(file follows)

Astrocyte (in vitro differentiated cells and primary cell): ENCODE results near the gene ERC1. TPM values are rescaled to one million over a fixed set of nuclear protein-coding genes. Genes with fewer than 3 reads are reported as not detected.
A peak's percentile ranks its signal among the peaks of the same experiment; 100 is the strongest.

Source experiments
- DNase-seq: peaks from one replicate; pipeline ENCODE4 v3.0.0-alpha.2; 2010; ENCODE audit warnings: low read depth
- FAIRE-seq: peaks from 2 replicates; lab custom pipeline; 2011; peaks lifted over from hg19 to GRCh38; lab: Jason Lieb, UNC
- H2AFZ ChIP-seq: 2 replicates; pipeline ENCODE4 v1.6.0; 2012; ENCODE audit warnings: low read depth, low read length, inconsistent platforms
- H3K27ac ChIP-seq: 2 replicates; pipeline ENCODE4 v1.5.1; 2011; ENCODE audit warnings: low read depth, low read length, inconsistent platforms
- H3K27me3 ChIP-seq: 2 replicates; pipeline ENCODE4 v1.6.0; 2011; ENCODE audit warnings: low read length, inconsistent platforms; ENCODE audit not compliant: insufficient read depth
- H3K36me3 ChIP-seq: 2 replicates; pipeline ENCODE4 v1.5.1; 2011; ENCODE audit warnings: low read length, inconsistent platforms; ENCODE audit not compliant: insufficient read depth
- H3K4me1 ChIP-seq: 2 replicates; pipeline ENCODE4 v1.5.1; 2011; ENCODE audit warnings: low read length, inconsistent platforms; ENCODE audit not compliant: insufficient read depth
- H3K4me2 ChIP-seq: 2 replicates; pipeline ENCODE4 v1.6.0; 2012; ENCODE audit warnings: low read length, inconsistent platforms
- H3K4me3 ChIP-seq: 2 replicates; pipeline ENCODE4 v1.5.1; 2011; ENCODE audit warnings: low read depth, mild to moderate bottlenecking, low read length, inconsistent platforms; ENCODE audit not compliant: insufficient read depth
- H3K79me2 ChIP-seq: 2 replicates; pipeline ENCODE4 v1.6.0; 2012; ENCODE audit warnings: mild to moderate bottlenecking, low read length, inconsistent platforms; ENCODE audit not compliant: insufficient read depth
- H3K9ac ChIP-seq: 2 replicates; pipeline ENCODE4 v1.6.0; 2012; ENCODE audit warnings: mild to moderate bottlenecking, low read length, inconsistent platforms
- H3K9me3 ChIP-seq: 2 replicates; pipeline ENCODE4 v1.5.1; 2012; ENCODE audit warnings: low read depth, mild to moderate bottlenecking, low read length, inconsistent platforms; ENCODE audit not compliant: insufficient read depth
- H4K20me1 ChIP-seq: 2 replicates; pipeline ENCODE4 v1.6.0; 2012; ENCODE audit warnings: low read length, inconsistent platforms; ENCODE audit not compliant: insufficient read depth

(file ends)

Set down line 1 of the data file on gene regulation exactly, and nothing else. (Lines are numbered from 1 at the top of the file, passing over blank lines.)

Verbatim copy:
Astrocyte (in vitro differentiated cells and primary cell): ENCODE results near the gene ERC1. TPM values are rescaled to one million over a fixed set of nuclear protein-coding genes. Genes with fewer than 3 reads are reported as not detected.